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Iraq coalition vows no more kidnap concessions
Updated: 2004-08-05 08:48

The U.S.-led military coalition in Iraq vowed not to make any more concessions to kidnappers after the Philippines withdrew its troops to release a hostage, the United States said on Wednesday.

In an effort to present a united front against a wave of kidnappings, the United States issued a policy statement that it said was supported by the coalition hoping to send a message to hostage-takers they would not win their demands.

"We understand that conceding to terrorists will only endanger all members of the multinational force, as well as other countries who are contributing to Iraqi reconstruction and humanitarian assistance," the statement said.

The United States has faced an erosion in its coalition this year and insurgents have tested the will of governments to keep troops in Iraq by targeting their citizens with kidnappings and beheadings.

On Wednesday, a released captive said Iraqi gunmen had freed four Jordanian hostages in a raid and Al Jazeera television said two Turkish drivers because their firm agreed to stop working in Iraq.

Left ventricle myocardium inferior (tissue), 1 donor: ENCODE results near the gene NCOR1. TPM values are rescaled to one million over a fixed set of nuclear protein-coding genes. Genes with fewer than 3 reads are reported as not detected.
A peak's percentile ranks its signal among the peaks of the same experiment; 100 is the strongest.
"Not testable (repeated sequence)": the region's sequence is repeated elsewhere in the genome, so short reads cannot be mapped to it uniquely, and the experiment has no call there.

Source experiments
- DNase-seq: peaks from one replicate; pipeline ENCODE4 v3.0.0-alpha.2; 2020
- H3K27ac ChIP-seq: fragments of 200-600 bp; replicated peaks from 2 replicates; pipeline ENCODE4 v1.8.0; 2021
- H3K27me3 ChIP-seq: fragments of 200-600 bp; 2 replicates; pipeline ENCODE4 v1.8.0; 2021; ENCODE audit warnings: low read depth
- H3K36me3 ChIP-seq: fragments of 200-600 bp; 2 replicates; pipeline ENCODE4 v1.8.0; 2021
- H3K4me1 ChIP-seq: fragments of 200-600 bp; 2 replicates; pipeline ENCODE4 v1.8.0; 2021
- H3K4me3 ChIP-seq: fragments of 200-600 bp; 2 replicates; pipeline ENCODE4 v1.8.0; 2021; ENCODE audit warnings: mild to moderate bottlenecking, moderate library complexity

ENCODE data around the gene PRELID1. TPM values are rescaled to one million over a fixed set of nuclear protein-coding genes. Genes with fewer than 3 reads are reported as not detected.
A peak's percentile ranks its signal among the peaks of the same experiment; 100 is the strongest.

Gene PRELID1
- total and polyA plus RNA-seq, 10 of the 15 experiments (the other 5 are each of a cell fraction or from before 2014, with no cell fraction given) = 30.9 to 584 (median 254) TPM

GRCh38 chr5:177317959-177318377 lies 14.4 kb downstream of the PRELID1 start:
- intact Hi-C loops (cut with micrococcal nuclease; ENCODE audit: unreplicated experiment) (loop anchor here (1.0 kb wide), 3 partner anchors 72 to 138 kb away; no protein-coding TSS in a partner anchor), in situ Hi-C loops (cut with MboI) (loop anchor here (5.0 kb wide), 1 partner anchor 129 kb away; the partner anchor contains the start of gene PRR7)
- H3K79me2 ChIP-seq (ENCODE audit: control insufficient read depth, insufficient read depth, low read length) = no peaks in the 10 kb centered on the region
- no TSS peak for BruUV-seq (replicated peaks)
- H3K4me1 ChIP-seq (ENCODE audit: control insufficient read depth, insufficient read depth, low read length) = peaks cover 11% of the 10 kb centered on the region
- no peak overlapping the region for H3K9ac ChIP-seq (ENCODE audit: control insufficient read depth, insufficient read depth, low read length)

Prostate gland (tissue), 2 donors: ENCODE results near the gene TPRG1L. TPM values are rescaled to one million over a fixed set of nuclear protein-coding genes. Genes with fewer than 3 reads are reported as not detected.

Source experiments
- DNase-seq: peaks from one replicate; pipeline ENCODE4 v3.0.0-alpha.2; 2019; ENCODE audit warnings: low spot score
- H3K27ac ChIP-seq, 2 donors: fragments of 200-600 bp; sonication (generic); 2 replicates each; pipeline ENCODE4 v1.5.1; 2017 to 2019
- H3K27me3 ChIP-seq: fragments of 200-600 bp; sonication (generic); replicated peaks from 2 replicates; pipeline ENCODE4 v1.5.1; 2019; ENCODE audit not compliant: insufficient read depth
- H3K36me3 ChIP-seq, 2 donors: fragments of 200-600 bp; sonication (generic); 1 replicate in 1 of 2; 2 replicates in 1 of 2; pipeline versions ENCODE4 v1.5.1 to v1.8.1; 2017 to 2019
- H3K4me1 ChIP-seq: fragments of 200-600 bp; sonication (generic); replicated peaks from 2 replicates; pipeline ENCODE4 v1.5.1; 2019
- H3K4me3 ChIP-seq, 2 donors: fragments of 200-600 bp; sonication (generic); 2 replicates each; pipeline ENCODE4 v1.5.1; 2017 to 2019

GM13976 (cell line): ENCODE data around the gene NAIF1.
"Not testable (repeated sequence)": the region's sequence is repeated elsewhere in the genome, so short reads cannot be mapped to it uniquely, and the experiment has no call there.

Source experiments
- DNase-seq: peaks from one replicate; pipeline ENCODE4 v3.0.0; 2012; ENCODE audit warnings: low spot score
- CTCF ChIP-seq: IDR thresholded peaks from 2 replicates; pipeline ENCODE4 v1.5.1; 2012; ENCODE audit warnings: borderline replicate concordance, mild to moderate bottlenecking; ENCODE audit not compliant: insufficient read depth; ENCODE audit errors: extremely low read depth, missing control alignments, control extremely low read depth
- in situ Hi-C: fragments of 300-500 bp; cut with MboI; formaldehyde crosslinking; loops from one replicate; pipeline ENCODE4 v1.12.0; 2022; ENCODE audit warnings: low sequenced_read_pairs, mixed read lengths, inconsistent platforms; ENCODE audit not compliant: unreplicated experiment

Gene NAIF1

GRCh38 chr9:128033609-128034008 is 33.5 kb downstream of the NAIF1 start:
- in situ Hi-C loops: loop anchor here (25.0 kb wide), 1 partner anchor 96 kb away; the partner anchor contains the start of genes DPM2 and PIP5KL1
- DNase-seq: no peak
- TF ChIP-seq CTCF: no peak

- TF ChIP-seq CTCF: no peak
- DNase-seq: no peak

Kidnappers won the Philippines withdrawal of its roughly 50 troops last month and have forced some foreign companies out.

The statement "is one of the ways we can discourage the practice, by making it clear to the people who are taking hostages that they are not going to gain anything by doing so," State Department spokesman Richard Boucher told reporters.

But the message to kidnappers may be muted because the coalition did not issue a joint statement or seek high-profile media attention. Boucher announced the policy at a regular daily news briefing and said other countries would express similar sentiments.

Italy has been threatened by a military group claiming links to al Qaeda that has demanded Rome withdraw troops from Iraq by Aug. 15 or face attacks. Italy has around 2,700 troops in Iraq.

"The situation was, is, and will remain very serious," a security source said in Rome following a high-level meeting to review security.

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